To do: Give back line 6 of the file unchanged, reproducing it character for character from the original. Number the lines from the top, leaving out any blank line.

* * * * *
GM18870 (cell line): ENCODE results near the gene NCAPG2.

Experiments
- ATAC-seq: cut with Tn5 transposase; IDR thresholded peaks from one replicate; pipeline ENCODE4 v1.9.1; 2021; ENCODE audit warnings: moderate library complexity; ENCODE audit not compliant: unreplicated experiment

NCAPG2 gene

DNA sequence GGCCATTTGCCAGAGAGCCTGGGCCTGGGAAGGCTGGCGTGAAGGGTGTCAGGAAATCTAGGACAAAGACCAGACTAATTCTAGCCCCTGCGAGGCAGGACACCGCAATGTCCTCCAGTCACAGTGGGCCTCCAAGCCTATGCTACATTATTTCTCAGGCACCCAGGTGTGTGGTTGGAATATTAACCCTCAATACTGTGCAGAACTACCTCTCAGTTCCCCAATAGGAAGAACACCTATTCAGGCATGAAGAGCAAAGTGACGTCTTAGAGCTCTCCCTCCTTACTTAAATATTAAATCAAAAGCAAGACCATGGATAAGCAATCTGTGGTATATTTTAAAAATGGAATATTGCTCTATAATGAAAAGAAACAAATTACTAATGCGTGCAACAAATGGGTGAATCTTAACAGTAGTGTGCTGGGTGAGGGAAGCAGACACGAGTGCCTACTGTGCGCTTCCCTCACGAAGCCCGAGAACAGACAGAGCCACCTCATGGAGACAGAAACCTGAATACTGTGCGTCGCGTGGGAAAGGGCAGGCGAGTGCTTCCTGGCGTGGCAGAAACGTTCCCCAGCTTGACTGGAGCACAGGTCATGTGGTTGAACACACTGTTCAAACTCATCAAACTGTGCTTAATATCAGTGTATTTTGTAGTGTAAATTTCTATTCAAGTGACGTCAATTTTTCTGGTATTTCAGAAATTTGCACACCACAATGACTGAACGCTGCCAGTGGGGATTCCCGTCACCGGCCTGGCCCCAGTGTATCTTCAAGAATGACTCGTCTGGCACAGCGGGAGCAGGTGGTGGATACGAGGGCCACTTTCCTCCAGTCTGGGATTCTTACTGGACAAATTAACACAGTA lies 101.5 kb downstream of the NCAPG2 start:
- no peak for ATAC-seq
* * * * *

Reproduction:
- no peak for ATAC-seq